In Healthcare, the Art of the Deal is Not So Artful

The Washington shenanigans continue as President Trump holds out the specter of supporting the bipartisan Alexander-Murray Senate bill which attempts to shore up the Affordable Care Act and set up a reinsurance fund for large claims. The president has also promised to back off his threat to cut off funding of cost-sharing subsidies. All this is predicated on passage of Republican-led tax cuts which includes elimination of the individual mandate. The CBO estimates are holding at over 13 million Americans losing coverage as a result, and there are a number of credible sources which put doubt on the CBO estimates.

Years ago, I read Trump’s “Art of the Deal.” Chess may be a game appropriate for real estate transactions but in this case, the pawns are real Americans whose access to healthcare is being whipsawed on a fast-moving seesaw. And a side act in the game is funding for the Children’s Health Insurance Program (CHIP) for families not eligible for Medicaid, but for whom coverage is unaffordable. Because Congress failed to re-appropriate federal CHIP funding, many states will need to send notice to families that coverage for their children will run out.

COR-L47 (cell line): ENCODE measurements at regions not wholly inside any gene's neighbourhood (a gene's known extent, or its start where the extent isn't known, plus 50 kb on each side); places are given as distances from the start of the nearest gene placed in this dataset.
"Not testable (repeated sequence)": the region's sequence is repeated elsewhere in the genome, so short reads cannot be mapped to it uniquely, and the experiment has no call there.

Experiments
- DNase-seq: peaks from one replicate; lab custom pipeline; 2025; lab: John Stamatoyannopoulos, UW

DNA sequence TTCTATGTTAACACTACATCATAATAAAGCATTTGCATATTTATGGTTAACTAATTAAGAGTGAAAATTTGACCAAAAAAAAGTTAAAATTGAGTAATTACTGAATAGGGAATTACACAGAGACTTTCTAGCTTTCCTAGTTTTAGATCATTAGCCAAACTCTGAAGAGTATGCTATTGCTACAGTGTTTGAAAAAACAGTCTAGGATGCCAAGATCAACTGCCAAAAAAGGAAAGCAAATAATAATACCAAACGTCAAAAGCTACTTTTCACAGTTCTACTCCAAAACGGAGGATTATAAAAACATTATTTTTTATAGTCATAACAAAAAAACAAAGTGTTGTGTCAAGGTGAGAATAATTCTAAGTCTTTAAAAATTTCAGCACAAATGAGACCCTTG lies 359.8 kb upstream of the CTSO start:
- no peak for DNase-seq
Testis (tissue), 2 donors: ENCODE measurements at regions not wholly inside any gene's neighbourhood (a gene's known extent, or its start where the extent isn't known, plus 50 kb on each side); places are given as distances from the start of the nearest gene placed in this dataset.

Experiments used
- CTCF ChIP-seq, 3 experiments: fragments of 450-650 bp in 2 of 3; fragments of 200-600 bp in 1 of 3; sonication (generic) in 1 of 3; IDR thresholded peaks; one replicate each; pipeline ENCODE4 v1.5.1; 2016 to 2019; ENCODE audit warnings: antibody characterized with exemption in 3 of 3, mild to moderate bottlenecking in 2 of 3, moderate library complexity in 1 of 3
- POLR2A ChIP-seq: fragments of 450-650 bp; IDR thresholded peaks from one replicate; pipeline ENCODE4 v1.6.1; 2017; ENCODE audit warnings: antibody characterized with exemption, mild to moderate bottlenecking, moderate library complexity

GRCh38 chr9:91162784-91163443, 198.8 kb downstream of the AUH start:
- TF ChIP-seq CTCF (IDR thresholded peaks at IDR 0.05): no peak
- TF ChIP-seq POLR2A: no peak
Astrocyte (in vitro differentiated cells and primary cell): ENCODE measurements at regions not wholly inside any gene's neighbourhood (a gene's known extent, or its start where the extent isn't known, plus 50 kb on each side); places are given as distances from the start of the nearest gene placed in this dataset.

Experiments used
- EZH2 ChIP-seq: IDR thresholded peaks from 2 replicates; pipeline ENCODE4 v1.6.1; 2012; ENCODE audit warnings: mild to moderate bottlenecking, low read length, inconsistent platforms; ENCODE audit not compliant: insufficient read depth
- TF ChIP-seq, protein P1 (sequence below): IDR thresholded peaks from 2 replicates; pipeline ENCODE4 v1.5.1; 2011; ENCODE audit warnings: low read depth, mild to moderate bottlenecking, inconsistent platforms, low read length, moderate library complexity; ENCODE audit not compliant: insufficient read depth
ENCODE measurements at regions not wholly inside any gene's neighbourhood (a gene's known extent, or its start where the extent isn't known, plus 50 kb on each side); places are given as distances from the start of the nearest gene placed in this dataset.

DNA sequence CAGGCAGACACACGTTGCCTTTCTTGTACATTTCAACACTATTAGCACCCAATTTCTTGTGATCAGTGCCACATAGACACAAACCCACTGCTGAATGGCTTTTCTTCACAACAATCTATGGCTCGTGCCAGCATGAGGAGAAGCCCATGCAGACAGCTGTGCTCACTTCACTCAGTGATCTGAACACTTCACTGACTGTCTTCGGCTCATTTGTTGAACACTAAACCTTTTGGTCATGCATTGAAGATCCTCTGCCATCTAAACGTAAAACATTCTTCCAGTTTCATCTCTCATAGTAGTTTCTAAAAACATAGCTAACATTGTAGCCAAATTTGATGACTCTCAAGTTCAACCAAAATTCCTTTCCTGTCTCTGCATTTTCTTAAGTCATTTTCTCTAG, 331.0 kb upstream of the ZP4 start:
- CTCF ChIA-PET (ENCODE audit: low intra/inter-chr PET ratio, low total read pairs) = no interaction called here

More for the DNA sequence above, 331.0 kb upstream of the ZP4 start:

Most Americans will not feel the effect of these negotiations since the substantial impact is on individual insurance purchasers. However, those who are impacted are, or should be, concerned. Because the rates and plans for 2018 are already established, I think we are in the clear until open enrollment for 2019. By that time, the groundswell of uncertainty will likely become a significant midterm election debate. And hopefully, by then, we can make some progress on bipartisan improvement on this fragile system.

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